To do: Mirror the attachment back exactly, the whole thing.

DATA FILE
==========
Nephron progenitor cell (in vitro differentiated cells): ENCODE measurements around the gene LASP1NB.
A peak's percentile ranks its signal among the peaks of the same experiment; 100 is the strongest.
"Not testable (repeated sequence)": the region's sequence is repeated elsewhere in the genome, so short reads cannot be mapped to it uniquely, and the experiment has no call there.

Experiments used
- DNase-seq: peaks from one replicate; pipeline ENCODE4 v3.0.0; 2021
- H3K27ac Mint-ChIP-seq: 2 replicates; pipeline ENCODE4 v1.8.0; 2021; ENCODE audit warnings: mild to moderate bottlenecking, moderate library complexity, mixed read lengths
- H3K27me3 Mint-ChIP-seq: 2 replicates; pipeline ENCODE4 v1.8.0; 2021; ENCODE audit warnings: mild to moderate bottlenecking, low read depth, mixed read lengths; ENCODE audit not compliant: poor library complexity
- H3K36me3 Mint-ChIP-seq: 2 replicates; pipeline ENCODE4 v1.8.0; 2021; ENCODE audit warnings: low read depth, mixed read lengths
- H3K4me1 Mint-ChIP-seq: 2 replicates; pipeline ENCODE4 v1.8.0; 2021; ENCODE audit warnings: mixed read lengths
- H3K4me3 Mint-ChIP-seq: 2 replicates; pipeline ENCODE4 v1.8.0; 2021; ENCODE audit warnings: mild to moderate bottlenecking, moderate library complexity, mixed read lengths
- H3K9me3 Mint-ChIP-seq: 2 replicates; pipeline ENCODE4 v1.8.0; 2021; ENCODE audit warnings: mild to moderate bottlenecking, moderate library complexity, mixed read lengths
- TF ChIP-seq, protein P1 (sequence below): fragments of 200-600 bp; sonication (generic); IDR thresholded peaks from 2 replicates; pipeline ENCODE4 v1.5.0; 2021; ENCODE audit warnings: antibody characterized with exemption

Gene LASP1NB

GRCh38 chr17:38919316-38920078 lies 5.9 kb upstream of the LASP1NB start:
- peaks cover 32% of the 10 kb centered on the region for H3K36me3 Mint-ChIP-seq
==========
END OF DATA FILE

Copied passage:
Nephron progenitor cell (in vitro differentiated cells): ENCODE measurements around the gene LASP1NB.
A peak's percentile ranks its signal among the peaks of the same experiment; 100 is the strongest.
"Not testable (repeated sequence)": the region's sequence is repeated elsewhere in the genome, so short reads cannot be mapped to it uniquely, and the experiment has no call there.

Experiments used
- DNase-seq: peaks from one replicate; pipeline ENCODE4 v3.0.0; 2021
- H3K27ac Mint-ChIP-seq: 2 replicates; pipeline ENCODE4 v1.8.0; 2021; ENCODE audit warnings: mild to moderate bottlenecking, moderate library complexity, mixed read lengths
- H3K27me3 Mint-ChIP-seq: 2 replicates; pipeline ENCODE4 v1.8.0; 2021; ENCODE audit warnings: mild to moderate bottlenecking, low read depth, mixed read lengths; ENCODE audit not compliant: poor library complexity
- H3K36me3 Mint-ChIP-seq: 2 replicates; pipeline ENCODE4 v1.8.0; 2021; ENCODE audit warnings: low read depth, mixed read lengths
- H3K4me1 Mint-ChIP-seq: 2 replicates; pipeline ENCODE4 v1.8.0; 2021; ENCODE audit warnings: mixed read lengths
- H3K4me3 Mint-ChIP-seq: 2 replicates; pipeline ENCODE4 v1.8.0; 2021; ENCODE audit warnings: mild to moderate bottlenecking, moderate library complexity, mixed read lengths
- H3K9me3 Mint-ChIP-seq: 2 replicates; pipeline ENCODE4 v1.8.0; 2021; ENCODE audit warnings: mild to moderate bottlenecking, moderate library complexity, mixed read lengths
- TF ChIP-seq, protein P1 (sequence below): fragments of 200-600 bp; sonication (generic); IDR thresholded peaks from 2 replicates; pipeline ENCODE4 v1.5.0; 2021; ENCODE audit warnings: antibody characterized with exemption

Gene LASP1NB

GRCh38 chr17:38919316-38920078 lies 5.9 kb upstream of the LASP1NB start:
- peaks cover 32% of the 10 kb centered on the region for H3K36me3 Mint-ChIP-seq